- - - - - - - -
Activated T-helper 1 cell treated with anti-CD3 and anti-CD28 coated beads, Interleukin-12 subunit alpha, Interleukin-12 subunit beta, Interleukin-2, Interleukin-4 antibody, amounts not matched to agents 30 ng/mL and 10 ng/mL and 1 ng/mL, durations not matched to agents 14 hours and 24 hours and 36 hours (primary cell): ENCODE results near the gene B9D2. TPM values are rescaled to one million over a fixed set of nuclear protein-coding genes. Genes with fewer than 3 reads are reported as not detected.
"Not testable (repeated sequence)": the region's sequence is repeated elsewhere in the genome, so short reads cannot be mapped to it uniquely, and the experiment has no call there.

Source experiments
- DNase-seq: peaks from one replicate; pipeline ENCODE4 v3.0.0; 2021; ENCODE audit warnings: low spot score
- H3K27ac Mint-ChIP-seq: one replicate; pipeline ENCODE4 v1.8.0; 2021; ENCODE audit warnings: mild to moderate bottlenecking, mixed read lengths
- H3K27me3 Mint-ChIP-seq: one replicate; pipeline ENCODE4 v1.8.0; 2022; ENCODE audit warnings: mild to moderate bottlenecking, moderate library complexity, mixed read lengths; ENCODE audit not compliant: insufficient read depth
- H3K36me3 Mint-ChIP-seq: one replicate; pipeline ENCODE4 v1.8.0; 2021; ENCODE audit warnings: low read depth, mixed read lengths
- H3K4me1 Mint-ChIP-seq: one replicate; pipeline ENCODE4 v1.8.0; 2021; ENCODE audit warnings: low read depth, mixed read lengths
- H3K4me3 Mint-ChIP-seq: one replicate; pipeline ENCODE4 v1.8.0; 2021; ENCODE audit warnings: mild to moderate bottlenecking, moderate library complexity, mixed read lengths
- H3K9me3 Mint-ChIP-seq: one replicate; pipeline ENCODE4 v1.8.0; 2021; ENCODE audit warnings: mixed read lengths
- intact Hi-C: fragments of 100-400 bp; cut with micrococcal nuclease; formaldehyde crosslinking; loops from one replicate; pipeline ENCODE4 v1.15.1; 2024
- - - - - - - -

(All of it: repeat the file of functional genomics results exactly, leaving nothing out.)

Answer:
Activated T-helper 1 cell treated with anti-CD3 and anti-CD28 coated beads, Interleukin-12 subunit alpha, Interleukin-12 subunit beta, Interleukin-2, Interleukin-4 antibody, amounts not matched to agents 30 ng/mL and 10 ng/mL and 1 ng/mL, durations not matched to agents 14 hours and 24 hours and 36 hours (primary cell): ENCODE results near the gene B9D2. TPM values are rescaled to one million over a fixed set of nuclear protein-coding genes. Genes with fewer than 3 reads are reported as not detected.
"Not testable (repeated sequence)": the region's sequence is repeated elsewhere in the genome, so short reads cannot be mapped to it uniquely, and the experiment has no call there.

Source experiments
- DNase-seq: peaks from one replicate; pipeline ENCODE4 v3.0.0; 2021; ENCODE audit warnings: low spot score
- H3K27ac Mint-ChIP-seq: one replicate; pipeline ENCODE4 v1.8.0; 2021; ENCODE audit warnings: mild to moderate bottlenecking, mixed read lengths
- H3K27me3 Mint-ChIP-seq: one replicate; pipeline ENCODE4 v1.8.0; 2022; ENCODE audit warnings: mild to moderate bottlenecking, moderate library complexity, mixed read lengths; ENCODE audit not compliant: insufficient read depth
- H3K36me3 Mint-ChIP-seq: one replicate; pipeline ENCODE4 v1.8.0; 2021; ENCODE audit warnings: low read depth, mixed read lengths
- H3K4me1 Mint-ChIP-seq: one replicate; pipeline ENCODE4 v1.8.0; 2021; ENCODE audit warnings: low read depth, mixed read lengths
- H3K4me3 Mint-ChIP-seq: one replicate; pipeline ENCODE4 v1.8.0; 2021; ENCODE audit warnings: mild to moderate bottlenecking, moderate library complexity, mixed read lengths
- H3K9me3 Mint-ChIP-seq: one replicate; pipeline ENCODE4 v1.8.0; 2021; ENCODE audit warnings: mixed read lengths
- intact Hi-C: fragments of 100-400 bp; cut with micrococcal nuclease; formaldehyde crosslinking; loops from one replicate; pipeline ENCODE4 v1.15.1; 2024